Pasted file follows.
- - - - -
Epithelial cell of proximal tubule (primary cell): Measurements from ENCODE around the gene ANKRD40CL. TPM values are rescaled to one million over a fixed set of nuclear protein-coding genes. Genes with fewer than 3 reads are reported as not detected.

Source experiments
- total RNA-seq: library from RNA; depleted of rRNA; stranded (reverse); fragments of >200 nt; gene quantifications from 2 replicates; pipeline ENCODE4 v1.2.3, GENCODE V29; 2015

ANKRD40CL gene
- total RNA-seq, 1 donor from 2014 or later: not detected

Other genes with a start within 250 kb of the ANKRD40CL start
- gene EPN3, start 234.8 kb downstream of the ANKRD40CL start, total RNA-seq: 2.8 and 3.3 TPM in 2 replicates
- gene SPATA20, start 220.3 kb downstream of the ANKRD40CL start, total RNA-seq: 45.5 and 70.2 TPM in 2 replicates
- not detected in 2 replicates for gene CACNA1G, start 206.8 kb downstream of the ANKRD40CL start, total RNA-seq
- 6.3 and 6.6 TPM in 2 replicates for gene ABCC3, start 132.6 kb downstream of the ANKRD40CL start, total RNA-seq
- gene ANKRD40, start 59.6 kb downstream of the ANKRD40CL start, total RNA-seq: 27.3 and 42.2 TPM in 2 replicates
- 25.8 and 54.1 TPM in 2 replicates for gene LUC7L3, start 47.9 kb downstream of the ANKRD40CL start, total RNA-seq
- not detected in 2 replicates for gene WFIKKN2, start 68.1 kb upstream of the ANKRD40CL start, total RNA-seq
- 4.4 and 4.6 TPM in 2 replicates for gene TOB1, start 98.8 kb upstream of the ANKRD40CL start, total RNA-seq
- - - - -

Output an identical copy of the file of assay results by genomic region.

Epithelial cell of proximal tubule (primary cell): Measurements from ENCODE around the gene ANKRD40CL. TPM values are rescaled to one million over a fixed set of nuclear protein-coding genes. Genes with fewer than 3 reads are reported as not detected.

Source experiments
- total RNA-seq: library from RNA; depleted of rRNA; stranded (reverse); fragments of >200 nt; gene quantifications from 2 replicates; pipeline ENCODE4 v1.2.3, GENCODE V29; 2015

ANKRD40CL gene
- total RNA-seq, 1 donor from 2014 or later: not detected

Other genes with a start within 250 kb of the ANKRD40CL start
- gene EPN3, start 234.8 kb downstream of the ANKRD40CL start, total RNA-seq: 2.8 and 3.3 TPM in 2 replicates
- gene SPATA20, start 220.3 kb downstream of the ANKRD40CL start, total RNA-seq: 45.5 and 70.2 TPM in 2 replicates
- not detected in 2 replicates for gene CACNA1G, start 206.8 kb downstream of the ANKRD40CL start, total RNA-seq
- 6.3 and 6.6 TPM in 2 replicates for gene ABCC3, start 132.6 kb downstream of the ANKRD40CL start, total RNA-seq
- gene ANKRD40, start 59.6 kb downstream of the ANKRD40CL start, total RNA-seq: 27.3 and 42.2 TPM in 2 replicates
- 25.8 and 54.1 TPM in 2 replicates for gene LUC7L3, start 47.9 kb downstream of the ANKRD40CL start, total RNA-seq
- not detected in 2 replicates for gene WFIKKN2, start 68.1 kb upstream of the ANKRD40CL start, total RNA-seq
- 4.4 and 4.6 TPM in 2 replicates for gene TOB1, start 98.8 kb upstream of the ANKRD40CL start, total RNA-seq